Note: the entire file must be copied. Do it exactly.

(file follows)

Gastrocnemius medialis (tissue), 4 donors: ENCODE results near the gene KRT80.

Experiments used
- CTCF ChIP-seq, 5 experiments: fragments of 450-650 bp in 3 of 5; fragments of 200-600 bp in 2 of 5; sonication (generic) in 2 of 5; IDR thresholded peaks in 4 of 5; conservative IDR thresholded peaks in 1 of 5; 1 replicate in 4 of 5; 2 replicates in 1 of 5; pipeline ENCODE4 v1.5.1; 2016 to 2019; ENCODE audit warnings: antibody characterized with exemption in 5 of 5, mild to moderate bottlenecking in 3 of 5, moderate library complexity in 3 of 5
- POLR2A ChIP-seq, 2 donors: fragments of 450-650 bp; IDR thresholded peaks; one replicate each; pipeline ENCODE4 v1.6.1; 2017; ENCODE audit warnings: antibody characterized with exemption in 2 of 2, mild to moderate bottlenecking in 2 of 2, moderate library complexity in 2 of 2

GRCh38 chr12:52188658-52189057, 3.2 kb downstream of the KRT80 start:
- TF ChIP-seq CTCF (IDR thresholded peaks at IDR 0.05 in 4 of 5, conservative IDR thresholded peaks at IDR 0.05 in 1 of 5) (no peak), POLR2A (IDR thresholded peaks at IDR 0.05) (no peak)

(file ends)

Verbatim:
Gastrocnemius medialis (tissue), 4 donors: ENCODE results near the gene KRT80.

Experiments used
- CTCF ChIP-seq, 5 experiments: fragments of 450-650 bp in 3 of 5; fragments of 200-600 bp in 2 of 5; sonication (generic) in 2 of 5; IDR thresholded peaks in 4 of 5; conservative IDR thresholded peaks in 1 of 5; 1 replicate in 4 of 5; 2 replicates in 1 of 5; pipeline ENCODE4 v1.5.1; 2016 to 2019; ENCODE audit warnings: antibody characterized with exemption in 5 of 5, mild to moderate bottlenecking in 3 of 5, moderate library complexity in 3 of 5
- POLR2A ChIP-seq, 2 donors: fragments of 450-650 bp; IDR thresholded peaks; one replicate each; pipeline ENCODE4 v1.6.1; 2017; ENCODE audit warnings: antibody characterized with exemption in 2 of 2, mild to moderate bottlenecking in 2 of 2, moderate library complexity in 2 of 2

GRCh38 chr12:52188658-52189057, 3.2 kb downstream of the KRT80 start:
- TF ChIP-seq CTCF (IDR thresholded peaks at IDR 0.05 in 4 of 5, conservative IDR thresholded peaks at IDR 0.05 in 1 of 5) (no peak), POLR2A (IDR thresholded peaks at IDR 0.05) (no peak)